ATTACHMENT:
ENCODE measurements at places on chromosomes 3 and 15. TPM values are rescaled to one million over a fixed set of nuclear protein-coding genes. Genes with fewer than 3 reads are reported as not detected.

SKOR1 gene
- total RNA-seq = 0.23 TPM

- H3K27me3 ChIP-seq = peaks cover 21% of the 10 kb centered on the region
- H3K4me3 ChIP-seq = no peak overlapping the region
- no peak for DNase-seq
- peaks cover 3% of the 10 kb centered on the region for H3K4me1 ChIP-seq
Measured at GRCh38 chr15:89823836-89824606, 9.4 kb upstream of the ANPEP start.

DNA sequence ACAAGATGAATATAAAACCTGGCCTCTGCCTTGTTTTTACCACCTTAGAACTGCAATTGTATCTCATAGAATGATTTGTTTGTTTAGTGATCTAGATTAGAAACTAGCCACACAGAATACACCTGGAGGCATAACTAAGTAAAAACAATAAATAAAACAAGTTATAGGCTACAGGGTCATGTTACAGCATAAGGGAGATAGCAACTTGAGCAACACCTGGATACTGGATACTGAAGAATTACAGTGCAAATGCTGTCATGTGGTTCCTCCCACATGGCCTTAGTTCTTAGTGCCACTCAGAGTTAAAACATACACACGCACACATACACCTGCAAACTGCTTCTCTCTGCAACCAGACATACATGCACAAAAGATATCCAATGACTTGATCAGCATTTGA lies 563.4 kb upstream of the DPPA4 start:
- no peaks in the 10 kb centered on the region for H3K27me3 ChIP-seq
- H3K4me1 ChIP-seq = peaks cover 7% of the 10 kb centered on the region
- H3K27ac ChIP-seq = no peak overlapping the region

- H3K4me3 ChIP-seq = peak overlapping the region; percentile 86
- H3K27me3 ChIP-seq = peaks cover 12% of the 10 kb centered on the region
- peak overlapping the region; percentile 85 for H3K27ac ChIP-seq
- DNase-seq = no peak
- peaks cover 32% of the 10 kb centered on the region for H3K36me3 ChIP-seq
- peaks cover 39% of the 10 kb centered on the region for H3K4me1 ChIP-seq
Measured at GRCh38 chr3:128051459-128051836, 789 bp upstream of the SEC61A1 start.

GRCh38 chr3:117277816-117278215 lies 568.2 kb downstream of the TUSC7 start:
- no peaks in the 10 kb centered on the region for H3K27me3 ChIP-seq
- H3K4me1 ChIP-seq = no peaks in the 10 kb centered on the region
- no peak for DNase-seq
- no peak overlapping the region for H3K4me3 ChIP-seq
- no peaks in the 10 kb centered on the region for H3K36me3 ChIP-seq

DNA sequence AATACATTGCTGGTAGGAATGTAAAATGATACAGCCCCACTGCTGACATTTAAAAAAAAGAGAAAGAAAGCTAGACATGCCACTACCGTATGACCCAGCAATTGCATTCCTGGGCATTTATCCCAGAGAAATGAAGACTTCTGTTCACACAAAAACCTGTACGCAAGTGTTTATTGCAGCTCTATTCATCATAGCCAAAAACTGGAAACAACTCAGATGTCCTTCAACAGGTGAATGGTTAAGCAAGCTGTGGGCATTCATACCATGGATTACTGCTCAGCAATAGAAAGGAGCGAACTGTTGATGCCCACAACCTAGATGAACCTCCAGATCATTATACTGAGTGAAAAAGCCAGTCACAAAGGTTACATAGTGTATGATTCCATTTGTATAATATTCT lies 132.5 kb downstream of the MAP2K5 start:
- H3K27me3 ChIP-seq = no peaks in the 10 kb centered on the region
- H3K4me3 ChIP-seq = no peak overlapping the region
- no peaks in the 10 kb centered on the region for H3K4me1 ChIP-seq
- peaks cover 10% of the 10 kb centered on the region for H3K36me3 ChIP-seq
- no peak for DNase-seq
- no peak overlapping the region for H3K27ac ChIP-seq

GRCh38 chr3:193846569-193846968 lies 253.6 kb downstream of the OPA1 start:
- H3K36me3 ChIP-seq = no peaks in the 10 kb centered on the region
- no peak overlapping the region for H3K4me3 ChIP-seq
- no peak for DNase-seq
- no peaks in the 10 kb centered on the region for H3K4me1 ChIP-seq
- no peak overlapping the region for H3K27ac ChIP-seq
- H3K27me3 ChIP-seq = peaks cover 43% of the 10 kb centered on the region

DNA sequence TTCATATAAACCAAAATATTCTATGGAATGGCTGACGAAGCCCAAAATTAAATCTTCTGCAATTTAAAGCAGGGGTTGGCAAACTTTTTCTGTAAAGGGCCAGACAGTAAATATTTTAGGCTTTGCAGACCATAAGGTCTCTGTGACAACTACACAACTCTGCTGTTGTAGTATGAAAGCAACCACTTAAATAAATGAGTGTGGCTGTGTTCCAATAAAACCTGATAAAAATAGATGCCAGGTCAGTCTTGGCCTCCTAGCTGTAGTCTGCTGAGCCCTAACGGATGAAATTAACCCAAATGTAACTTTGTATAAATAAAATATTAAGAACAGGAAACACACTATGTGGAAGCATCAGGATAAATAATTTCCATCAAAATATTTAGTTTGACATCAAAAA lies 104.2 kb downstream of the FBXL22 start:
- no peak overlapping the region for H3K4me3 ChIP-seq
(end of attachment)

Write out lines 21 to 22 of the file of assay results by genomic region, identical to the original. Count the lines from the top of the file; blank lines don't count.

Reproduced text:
- no peaks in the 10 kb centered on the region for H3K27me3 ChIP-seq
- H3K4me1 ChIP-seq = no peaks in the 10 kb centered on the region